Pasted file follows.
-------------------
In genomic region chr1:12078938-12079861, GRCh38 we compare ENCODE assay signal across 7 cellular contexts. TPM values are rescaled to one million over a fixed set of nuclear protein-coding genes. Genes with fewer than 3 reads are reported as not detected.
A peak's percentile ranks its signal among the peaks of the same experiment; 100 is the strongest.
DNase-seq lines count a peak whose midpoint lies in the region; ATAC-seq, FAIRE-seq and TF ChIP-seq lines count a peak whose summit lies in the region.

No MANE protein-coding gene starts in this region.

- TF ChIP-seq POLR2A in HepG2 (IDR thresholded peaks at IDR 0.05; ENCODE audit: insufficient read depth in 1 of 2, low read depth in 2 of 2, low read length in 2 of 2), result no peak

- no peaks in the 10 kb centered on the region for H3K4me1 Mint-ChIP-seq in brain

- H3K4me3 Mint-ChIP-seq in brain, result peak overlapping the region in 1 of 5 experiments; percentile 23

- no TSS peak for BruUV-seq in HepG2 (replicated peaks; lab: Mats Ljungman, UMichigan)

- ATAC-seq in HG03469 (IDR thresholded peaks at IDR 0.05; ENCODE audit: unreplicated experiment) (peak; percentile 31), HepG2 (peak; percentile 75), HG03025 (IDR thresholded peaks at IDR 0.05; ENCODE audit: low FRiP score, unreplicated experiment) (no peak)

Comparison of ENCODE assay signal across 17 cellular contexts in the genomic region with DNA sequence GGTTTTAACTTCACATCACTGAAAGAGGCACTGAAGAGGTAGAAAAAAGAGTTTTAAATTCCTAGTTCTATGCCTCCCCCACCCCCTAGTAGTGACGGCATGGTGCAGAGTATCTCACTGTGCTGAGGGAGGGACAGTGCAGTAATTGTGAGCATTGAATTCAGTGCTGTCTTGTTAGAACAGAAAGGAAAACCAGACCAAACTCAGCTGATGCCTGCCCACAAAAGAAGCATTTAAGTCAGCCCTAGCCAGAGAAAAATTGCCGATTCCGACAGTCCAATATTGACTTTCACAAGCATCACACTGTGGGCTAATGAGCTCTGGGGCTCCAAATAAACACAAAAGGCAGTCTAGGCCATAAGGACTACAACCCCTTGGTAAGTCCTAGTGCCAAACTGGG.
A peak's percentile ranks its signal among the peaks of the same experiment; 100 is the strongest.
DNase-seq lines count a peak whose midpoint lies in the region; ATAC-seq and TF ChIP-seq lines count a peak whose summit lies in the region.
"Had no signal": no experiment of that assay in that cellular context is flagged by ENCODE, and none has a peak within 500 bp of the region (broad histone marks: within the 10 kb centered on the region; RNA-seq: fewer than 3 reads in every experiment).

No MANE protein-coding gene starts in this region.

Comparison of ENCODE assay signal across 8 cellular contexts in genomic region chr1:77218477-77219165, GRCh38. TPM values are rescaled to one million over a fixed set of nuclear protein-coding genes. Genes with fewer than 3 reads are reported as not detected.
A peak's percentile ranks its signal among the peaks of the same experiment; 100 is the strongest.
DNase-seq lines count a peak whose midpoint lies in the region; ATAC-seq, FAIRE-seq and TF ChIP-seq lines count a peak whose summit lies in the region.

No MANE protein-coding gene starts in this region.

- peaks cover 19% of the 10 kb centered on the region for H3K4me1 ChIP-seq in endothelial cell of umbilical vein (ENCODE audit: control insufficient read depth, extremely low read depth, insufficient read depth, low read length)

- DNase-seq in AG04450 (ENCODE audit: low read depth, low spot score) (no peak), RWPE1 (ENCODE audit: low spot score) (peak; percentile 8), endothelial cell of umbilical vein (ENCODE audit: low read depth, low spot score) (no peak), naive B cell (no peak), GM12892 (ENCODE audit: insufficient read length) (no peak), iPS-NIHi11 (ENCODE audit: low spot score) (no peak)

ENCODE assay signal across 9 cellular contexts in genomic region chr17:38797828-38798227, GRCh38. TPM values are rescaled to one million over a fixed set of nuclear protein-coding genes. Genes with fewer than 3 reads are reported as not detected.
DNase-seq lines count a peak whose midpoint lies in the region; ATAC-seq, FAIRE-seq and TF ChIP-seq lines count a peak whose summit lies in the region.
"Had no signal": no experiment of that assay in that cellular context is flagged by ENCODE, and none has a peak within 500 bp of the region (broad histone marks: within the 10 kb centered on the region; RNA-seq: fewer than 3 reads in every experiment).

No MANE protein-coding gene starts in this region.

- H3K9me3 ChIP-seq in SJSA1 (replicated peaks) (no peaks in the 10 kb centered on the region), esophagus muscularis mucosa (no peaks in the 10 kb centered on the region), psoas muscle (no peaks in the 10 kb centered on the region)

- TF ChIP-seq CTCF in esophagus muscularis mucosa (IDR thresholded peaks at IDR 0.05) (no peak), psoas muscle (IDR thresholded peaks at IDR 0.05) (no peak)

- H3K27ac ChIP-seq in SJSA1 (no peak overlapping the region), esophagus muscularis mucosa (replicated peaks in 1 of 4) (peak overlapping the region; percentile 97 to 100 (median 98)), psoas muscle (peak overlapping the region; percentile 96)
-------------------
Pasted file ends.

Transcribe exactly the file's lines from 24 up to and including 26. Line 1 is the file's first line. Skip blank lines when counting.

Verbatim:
No MANE protein-coding gene starts in this region.

- H3K9me3 ChIP-seq in SJSA1 (replicated peaks) (no peaks in the 10 kb centered on the region), esophagus muscularis mucosa (no peaks in the 10 kb centered on the region), psoas muscle (no peaks in the 10 kb centered on the region)

- TF ChIP-seq CTCF in esophagus muscularis mucosa (IDR thresholded peaks at IDR 0.05) (no peak), psoas muscle (IDR thresholded peaks at IDR 0.05) (no peak)